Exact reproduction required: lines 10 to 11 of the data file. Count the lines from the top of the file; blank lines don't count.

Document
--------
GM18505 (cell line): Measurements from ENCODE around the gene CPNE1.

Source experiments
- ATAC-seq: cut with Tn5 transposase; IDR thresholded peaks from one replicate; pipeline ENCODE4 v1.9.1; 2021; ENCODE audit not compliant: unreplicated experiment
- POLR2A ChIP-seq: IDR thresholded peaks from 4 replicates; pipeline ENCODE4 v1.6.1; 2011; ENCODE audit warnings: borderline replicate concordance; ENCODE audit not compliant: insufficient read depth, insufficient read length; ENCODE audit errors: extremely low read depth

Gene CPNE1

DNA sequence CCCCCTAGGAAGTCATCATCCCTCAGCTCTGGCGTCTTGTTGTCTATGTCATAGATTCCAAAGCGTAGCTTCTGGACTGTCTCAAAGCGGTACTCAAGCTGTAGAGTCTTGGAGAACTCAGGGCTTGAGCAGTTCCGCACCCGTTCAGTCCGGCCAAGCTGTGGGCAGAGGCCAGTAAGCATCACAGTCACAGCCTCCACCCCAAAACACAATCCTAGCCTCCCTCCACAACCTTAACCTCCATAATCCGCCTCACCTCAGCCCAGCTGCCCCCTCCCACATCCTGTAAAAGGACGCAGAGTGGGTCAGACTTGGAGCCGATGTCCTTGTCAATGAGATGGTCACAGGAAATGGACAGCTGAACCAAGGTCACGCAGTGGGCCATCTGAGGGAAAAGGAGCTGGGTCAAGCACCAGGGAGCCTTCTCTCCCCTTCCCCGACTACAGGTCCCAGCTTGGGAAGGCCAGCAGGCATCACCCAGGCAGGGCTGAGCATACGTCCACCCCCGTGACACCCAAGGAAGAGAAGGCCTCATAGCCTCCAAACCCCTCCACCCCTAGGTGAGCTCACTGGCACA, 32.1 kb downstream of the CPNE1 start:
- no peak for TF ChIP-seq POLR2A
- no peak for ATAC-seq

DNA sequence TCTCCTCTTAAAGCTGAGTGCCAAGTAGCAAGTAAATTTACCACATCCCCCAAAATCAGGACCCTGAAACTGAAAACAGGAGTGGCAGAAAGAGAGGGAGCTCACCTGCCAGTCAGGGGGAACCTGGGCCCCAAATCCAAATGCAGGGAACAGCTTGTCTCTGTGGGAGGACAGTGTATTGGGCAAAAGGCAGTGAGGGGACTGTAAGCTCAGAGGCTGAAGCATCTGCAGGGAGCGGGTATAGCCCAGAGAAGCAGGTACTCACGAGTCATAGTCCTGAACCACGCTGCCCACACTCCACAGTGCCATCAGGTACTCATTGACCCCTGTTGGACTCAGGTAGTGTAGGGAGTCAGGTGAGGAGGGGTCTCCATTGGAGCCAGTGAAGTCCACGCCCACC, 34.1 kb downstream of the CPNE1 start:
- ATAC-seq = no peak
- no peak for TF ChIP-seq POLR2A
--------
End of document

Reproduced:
- ATAC-seq = no peak
- no peak for TF ChIP-seq POLR2A